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Regent Care Center v. Hollis

Court of Appeals of Texas, Fourth District, San Antonio

April 12, 2017

REGENT CARE CENTER AT MEDICAL CENTER, Appellant
v.
William HOLLIS, Appellee

         From the County Court at Law No. 5, Bexar County, Texas Trial Court No. 380950 Honorable Karen A. Crouch, Judge Presiding

          Sitting: Rebeca C. Martinez, Justice, Patricia O. Alvarez, Justice Luz Elena D. Chapa, Justice

          MEMORANDUM OPINION

          Luz Elena D. Chapa, Justice

         Regent Care Center at Medical Center appeals the trial court's dismissal of its suit against William Hollis for want of prosecution and the trial court's denial of its motion to reinstate. Regent Care argues the trial court abused its discretion because Regent Care diligently prosecuted its suit.

         We affirm the trial court's judgment.

         Background

         On October 1, 2012, Regent Care filed an original petition suing Hollis to recover on unpaid medical bills. Its claims included a suit on a sworn account, breach of contract, and equitable claims. Hollis was served on October 5, 2012, and he filed an answer on October 29, 2012. In November 2012, Regent Care filed a certificate of written discovery, stating it had served Hollis with several discovery requests. Neither party requested a jury trial. The record reflects no action was taken in the case for more than two years thereafter.

         On March 16, 2015, Regent Care filed a motion to substitute counsel with another lawyer at the same firm representing Regent Care. The motion did not explain why Regent Care sought to substitute counsel, and the record does not contain any indication the motion was set for a hearing or ruled on by the trial court. The record reflects there were no filings for the next six months.

         On September 9, 2015, the trial court issued a notice indicating the case was set for a September 23, 2015 hearing to determine whether the case should be dismissed for want of prosecution. Two days before the hearing, Regent Care filed a motion to retain the case on the trial court's docket. Regent Care alleged Hollis's counsel "suggested" Hollis would file a counterclaim and serve discovery requests, but Hollis's counsel had not done so. Regent Care also alleged it desired to pursue the case "within a reasonable length of time." At the September 23, 2015 hearing, the trial court granted Regent Care's motion to retain. The trial court's order set another dismissal hearing for December 16, 2015. On November 4, 2015, the trial court sent a notice to the parties regarding the December 16, 2015 dismissal hearing. The notice advised the case would be dismissed if a party seeking affirmative relief did not appear at the hearing.

         On October 21, 2015, Regent Care filed a traditional motion for summary judgment on only its sworn-account claim. On December 3, 2015, the trial court heard and denied the motion. Before the hearing, Regent Care filed its second motion to retain, alleging the parties were "currently attempting to negotiate an amicable resolution." At the December 16, 2015 dismissal hearing, the trial court dismissed Regent Care's suit for want of prosecution. A transcript of the December 16, 2015 dismissal hearing has not been made part of the appellate record. However, the trial court's dismissal order recites that Regent Care "failed to appear in person or by attorney, or make an announcement."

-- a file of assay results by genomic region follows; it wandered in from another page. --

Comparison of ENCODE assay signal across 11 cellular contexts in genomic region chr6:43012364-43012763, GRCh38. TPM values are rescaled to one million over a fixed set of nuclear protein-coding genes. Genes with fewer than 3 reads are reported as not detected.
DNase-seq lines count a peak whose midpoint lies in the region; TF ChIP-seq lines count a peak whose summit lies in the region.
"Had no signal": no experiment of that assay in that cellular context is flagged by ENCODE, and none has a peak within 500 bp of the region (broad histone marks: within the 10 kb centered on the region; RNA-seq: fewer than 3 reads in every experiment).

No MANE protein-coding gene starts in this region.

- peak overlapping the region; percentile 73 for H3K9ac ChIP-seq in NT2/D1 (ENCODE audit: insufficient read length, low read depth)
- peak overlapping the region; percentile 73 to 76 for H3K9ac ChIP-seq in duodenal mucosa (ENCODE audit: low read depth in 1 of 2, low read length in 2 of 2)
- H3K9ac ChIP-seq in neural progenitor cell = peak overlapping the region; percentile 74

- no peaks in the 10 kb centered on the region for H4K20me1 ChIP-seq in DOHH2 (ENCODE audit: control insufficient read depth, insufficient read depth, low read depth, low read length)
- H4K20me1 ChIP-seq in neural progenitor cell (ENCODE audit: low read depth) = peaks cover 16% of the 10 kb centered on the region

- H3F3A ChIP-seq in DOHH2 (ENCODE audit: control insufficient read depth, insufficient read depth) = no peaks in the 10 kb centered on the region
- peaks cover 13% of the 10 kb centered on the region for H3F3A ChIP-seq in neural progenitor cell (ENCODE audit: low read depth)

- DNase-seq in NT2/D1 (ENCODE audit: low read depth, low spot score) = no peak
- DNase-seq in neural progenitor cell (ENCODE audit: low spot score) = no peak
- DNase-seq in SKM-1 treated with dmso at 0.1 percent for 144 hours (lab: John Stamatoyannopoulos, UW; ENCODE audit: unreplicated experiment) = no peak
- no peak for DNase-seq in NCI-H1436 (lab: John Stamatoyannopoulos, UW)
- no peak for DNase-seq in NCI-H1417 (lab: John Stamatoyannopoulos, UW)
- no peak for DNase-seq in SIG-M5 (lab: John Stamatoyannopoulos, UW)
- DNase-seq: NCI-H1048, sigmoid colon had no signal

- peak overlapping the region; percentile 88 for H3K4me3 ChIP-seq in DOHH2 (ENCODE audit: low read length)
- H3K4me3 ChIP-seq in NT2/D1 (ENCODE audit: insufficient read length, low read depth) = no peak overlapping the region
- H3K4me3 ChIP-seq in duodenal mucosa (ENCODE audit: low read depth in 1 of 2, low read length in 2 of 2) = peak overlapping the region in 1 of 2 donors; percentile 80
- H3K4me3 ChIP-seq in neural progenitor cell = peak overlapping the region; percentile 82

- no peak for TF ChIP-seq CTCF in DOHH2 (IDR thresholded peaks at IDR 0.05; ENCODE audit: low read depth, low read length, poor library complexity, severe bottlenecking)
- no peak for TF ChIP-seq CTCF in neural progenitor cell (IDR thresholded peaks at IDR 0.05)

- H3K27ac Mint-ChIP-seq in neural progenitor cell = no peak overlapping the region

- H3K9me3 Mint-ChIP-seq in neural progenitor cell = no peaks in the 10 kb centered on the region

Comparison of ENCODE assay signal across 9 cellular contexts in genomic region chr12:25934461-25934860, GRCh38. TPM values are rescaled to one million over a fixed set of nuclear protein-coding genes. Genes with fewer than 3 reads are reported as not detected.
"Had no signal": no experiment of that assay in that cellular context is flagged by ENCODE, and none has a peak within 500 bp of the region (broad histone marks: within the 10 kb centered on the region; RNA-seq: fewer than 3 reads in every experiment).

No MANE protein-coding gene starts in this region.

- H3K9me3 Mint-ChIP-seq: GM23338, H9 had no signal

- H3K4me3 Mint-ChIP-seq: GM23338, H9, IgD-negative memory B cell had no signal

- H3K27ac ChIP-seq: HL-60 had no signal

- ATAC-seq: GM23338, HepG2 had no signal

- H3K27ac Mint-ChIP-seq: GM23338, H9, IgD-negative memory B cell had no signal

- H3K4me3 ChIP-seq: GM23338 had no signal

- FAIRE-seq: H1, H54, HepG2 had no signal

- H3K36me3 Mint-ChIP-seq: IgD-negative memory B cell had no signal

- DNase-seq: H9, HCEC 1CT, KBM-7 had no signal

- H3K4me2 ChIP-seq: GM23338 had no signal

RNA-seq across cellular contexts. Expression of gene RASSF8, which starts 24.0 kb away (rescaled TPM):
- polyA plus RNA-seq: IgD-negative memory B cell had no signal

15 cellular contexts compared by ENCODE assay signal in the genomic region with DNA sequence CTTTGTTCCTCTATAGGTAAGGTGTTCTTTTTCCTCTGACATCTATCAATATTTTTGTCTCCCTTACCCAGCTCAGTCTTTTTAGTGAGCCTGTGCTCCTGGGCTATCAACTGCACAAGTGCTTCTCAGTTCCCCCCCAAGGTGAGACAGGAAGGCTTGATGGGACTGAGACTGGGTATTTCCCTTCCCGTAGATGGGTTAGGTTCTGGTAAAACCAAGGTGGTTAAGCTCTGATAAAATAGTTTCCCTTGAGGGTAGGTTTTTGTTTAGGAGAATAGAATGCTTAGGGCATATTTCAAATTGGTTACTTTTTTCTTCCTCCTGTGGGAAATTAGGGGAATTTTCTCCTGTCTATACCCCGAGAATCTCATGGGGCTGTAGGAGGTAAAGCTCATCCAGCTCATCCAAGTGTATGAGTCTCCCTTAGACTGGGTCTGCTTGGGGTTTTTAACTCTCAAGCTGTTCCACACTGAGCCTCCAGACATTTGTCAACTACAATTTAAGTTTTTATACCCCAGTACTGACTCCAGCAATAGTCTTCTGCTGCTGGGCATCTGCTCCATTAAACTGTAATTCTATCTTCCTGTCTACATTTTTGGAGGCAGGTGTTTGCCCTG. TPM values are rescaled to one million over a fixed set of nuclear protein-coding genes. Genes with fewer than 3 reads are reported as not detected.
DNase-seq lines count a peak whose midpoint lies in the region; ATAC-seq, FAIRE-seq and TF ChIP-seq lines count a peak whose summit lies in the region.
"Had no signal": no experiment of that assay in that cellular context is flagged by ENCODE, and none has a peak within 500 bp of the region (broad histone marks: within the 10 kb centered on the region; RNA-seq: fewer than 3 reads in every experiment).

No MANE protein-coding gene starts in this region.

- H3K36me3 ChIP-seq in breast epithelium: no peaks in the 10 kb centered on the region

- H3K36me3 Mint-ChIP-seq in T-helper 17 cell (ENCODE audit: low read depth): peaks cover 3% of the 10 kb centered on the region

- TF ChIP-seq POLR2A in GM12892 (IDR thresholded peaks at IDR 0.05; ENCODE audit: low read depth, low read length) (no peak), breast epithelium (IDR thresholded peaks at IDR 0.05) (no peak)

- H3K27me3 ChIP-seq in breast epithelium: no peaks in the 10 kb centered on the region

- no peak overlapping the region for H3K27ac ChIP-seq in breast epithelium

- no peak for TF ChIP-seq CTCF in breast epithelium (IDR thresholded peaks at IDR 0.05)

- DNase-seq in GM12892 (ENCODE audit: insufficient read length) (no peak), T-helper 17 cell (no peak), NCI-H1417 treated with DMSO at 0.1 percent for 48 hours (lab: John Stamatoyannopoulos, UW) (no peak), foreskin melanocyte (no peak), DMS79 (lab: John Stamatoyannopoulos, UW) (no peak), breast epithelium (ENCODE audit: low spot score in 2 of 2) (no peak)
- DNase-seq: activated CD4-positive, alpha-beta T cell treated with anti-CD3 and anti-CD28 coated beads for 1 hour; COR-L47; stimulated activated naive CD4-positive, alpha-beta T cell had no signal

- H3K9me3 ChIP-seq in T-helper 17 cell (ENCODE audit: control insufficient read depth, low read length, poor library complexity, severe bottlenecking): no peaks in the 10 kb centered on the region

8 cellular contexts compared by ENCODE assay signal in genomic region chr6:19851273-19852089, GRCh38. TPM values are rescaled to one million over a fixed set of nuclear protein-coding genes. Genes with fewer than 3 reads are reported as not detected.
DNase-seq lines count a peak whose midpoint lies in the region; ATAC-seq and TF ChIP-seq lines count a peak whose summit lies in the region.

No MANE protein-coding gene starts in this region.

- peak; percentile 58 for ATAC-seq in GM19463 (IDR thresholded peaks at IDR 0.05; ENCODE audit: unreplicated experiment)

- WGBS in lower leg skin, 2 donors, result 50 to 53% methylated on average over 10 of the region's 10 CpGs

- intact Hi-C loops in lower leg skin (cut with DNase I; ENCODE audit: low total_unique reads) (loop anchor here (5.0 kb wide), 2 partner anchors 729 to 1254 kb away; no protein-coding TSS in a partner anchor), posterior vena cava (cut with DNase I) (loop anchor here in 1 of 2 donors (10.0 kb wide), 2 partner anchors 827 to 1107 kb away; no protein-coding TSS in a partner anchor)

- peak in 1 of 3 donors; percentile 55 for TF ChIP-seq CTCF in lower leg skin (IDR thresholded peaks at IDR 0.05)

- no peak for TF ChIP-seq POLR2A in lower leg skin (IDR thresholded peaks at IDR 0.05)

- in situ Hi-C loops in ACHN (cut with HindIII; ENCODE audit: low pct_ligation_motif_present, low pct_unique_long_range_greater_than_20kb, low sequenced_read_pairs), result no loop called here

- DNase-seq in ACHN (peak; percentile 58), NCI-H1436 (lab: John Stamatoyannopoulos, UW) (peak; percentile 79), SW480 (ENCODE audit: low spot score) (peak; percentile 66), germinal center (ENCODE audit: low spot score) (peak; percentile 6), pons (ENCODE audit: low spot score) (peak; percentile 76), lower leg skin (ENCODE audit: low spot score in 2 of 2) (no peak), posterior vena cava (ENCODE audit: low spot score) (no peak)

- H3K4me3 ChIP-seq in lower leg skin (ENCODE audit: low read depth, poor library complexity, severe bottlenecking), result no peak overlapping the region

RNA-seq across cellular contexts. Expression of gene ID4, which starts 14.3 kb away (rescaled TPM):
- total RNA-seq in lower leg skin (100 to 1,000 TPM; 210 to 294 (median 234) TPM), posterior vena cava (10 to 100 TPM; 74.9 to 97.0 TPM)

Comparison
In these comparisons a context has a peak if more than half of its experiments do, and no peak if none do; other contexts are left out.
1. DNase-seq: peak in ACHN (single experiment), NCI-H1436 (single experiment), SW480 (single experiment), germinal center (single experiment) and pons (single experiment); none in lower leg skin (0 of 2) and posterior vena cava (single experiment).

Regent Care filed a motion to reinstate on January 13, 2015, alleging it was ready to set a trial date when the trial court denied its motion for summary judgment. Regent Care argued that if the trial court reinstated the suit, Regent Care would "immediately file a Motion to Set on Non-Jury Docket and request a trial date within sixty days, or sooner if the Court prefers." The trial court heard the motion to reinstate, and Regent Care's counsel stated the long delay "was at [Hollis]'s request because [he] wanted to file an appeal with the insurer that denied his coverage." Hollis's counsel responded Hollis "won that appeal . . . more than two years ago, " and Regent Care "did nothing for two years." Counsel for Regent Care also stated he was assigned to the case in March 2015, the Regent Care representative who had worked on this matter "had left the company, " and Regent Care was working with Hollis "to spare the litigation." Hollis's counsel mentioned the trial court dismissed the suit because the trial court had previously set a "drop dead day." At no time during the suit did Regent Care set the case for trial. The trial court denied Regent Care's motion, and Regent Care appeals.

         Discussion

         We review a trial court's dismissal for want of prosecution and its denial of a motion to reinstate for an abuse of discretion. Rainbow Home Health, Inc. v. Schmidt, 76 S.W.3d 53, 55 (Tex. App.-San Antonio 2002, pet. denied). A trial court abuses its discretion if it acts arbitrarily, unreasonably, or without reference to guiding rules or principles. Id. at 56. A trial court does not abuse its discretion when it bases its decision on conflicting evidence or when some evidence of substantive and probative character exists to support the trial court's decision. Johnson v. Hawkins, 255 S.W.3d 394, 397 (Tex. App.-Dallas 2008, pet. denied). "As the fact-finder, the trial court is the sole judge of the credibility of the witnesses and evidence." Prince v. Am. Bank of Tex., 359 S.W.3d 380, 382 (Tex. App.-Dallas 2012, no pet.). An abuse of discretion with respect to factual matters occurs only if the record establishes the trial court could reasonably have reached only one decision but failed to do so. Rainbow Home Health, 76 S.W.3d at 56.

         A. Dismissal for ...


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